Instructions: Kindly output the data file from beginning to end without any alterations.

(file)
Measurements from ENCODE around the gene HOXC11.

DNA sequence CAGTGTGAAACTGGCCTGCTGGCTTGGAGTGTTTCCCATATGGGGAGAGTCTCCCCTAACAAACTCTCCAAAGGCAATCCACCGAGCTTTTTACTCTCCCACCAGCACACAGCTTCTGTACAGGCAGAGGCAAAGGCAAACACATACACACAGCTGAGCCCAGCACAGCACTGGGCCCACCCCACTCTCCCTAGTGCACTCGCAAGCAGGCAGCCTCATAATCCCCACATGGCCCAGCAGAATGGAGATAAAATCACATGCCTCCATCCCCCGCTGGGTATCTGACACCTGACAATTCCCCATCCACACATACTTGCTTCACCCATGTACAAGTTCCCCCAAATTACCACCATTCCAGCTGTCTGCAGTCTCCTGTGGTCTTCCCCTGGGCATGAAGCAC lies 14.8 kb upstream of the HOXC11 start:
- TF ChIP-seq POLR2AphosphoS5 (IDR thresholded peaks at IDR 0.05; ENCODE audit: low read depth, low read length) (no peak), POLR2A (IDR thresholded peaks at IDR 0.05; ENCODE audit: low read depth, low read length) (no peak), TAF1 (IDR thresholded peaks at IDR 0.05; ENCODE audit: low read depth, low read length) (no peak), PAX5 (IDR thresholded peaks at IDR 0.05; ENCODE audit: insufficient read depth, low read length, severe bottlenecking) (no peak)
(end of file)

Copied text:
Measurements from ENCODE around the gene HOXC11.

DNA sequence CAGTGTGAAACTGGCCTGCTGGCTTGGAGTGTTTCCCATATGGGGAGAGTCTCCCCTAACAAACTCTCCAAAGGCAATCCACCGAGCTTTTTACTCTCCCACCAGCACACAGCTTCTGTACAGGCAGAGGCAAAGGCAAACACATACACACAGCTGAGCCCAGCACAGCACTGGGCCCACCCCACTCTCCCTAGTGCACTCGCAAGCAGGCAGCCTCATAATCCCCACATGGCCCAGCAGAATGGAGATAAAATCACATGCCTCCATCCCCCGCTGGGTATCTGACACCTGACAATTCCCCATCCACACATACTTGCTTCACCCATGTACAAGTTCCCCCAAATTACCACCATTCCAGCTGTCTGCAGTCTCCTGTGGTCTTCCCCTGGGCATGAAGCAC lies 14.8 kb upstream of the HOXC11 start:
- TF ChIP-seq POLR2AphosphoS5 (IDR thresholded peaks at IDR 0.05; ENCODE audit: low read depth, low read length) (no peak), POLR2A (IDR thresholded peaks at IDR 0.05; ENCODE audit: low read depth, low read length) (no peak), TAF1 (IDR thresholded peaks at IDR 0.05; ENCODE audit: low read depth, low read length) (no peak), PAX5 (IDR thresholded peaks at IDR 0.05; ENCODE audit: insufficient read depth, low read length, severe bottlenecking) (no peak)